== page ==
Demise of an ex-Saddamist in Libya

By Kyle Orton (@KyleWOrton) on July 21, 2015

Abu Nabil al-Anbari

Abu Nabil al-Anbari

An Islamic State (ISIS) commander was killed in Libya in mid-June, The Daily Beast reported yesterday, after being “paraded … through the streets amid the taunts of onlookers, and then walked … to a gallows, where he was hanged.” This occurred in the eastern city of Derna, long a hotbed of Islamic militancy. The crucial thing about the “executed” ISIS operative is that he was an Iraqi and an FRE—a former (Saddam) regime element—who had been dispatched to Libya last year to oversee the cultivation of an ISIS branch.

The Beast reported the slain ISIS jihadist as “Abu-Ali al-Anbari,” but this is almost certainly a mistake: the senior ISIS official with the nom de guerre Abu Ali al-Anbari is ISIS’ governor of Syria. The al-Anbari referred to is likely Abu Nabil al-Anbari, a former policeman in Saddam Hussein’s regime, who, according to CNN, had spent time with ISIS’ leader Abu Bakr al-Baghdadi in an American prison. If that is true, Abu Nabil must have been imprisoned between January 31 and December 6, 2004, because that’s the only time al-Baghdadi spent in an American jail. If Abu Nabil was arrested at this time, it underlines the point I made yesterday: the FREs within ISIS were Islamist fanatics before Saddam’s regime ended and joined ISIS early, when Abu Musab az-Zarqawi, the prince of the takfiris, was in command and “socialist infidels” (Ba’athists) were most unwelcome.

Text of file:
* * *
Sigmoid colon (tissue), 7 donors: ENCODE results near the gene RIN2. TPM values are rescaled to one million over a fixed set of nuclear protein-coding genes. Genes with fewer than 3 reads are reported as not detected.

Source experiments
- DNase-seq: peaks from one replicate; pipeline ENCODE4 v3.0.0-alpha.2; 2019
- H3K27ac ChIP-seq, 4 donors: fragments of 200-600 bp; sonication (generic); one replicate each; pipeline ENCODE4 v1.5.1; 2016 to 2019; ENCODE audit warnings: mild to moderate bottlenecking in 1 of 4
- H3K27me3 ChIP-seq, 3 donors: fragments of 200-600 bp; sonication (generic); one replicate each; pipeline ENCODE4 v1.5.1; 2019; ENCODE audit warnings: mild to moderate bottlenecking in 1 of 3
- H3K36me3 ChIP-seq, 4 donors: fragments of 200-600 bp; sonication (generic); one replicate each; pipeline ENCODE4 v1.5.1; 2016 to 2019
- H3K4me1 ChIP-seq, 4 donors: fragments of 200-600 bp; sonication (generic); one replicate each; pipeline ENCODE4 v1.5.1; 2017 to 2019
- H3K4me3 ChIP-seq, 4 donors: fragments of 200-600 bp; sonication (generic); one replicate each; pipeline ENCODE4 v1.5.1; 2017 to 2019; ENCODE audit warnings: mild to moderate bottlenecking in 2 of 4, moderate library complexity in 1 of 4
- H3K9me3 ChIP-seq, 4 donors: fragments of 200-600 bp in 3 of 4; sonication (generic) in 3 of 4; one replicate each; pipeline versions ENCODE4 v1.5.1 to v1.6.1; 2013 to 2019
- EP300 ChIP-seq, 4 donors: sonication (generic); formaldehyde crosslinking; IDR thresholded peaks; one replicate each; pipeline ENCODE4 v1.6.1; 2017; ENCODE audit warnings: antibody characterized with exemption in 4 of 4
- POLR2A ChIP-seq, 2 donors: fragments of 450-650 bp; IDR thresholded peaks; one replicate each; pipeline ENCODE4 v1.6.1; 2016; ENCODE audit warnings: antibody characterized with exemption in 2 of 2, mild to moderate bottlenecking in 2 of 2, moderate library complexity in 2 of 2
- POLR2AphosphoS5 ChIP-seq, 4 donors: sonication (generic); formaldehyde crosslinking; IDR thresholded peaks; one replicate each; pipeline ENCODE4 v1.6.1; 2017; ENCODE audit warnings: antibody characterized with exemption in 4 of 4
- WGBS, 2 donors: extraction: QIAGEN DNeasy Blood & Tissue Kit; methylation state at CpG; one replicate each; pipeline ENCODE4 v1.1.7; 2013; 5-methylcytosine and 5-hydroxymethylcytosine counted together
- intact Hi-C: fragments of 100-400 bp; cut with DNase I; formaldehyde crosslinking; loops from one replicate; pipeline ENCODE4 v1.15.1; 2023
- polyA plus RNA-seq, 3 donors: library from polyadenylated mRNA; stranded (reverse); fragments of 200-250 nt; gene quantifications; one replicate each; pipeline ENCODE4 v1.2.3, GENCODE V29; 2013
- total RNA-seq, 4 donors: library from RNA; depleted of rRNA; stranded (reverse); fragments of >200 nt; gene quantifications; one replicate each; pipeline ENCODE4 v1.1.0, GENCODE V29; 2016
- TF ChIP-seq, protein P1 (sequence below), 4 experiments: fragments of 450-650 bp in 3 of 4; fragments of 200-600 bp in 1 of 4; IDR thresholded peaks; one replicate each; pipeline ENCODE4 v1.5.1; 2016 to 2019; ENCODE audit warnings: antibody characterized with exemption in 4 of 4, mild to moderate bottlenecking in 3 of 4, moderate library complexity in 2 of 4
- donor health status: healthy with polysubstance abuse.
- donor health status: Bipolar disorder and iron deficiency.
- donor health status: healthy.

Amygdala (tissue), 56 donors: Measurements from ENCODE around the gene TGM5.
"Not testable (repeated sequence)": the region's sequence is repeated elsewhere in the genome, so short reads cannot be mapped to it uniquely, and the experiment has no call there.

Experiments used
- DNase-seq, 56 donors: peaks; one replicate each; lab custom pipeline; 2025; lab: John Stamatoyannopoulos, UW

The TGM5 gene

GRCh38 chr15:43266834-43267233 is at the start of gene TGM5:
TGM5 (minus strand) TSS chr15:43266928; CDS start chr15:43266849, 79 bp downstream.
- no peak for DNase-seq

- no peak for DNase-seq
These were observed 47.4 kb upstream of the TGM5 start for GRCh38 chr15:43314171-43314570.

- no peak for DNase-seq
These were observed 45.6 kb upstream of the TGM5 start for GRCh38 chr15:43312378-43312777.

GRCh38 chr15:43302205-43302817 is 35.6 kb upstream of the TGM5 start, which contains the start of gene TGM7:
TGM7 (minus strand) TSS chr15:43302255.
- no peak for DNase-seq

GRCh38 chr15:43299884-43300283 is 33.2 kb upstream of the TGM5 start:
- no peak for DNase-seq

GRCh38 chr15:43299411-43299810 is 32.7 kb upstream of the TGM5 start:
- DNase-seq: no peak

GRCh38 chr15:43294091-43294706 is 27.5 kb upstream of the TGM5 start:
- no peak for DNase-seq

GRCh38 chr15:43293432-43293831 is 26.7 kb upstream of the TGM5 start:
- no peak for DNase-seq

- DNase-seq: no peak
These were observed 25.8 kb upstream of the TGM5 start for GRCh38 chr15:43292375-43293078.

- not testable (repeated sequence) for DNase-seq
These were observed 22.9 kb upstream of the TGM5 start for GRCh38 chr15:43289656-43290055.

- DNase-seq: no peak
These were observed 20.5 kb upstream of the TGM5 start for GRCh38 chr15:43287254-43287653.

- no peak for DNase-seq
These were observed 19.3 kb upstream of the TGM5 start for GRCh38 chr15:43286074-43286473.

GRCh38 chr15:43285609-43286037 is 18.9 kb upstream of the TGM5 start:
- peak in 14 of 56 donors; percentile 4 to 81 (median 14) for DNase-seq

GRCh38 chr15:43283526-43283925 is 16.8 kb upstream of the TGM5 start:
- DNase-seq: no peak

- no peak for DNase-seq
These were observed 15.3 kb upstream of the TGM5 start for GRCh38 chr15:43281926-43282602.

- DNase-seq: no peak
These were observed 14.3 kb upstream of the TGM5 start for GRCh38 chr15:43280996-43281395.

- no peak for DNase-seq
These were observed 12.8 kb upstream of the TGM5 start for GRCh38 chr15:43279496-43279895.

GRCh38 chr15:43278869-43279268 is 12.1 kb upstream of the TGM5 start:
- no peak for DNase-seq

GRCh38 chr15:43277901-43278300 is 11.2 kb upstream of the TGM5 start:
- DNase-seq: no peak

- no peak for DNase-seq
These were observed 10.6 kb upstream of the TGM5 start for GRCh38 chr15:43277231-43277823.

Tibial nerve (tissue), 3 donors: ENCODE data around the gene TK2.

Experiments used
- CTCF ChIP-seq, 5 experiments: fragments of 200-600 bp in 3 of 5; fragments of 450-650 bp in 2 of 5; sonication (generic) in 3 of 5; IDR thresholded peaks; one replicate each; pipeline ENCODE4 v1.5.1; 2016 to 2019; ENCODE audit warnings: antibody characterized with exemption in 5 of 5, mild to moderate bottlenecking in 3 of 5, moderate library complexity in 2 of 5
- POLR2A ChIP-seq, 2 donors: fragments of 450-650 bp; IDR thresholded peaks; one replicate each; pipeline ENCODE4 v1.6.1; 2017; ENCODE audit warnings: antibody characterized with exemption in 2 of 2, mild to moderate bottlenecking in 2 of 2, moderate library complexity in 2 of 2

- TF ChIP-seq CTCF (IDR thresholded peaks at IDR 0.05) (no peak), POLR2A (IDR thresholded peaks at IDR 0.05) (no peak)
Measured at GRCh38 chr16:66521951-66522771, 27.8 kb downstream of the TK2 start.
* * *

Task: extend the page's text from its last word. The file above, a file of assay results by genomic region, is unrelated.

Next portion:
By CNN’s reporting, Abu Nabil was in Libya in September 2014, in time to arrange the announcement of Wilayat Derna on October 3, 2014, a baya that was formally accepted by al-Baghdadi on November 13. Abu Nabil had put together the ISIS network in Libya by peeling away parts of al-Qaeda’s network, organized under the banner of Ansar al-Shari’a Libya (ASL), and by co-opting elements of the local criminal networks.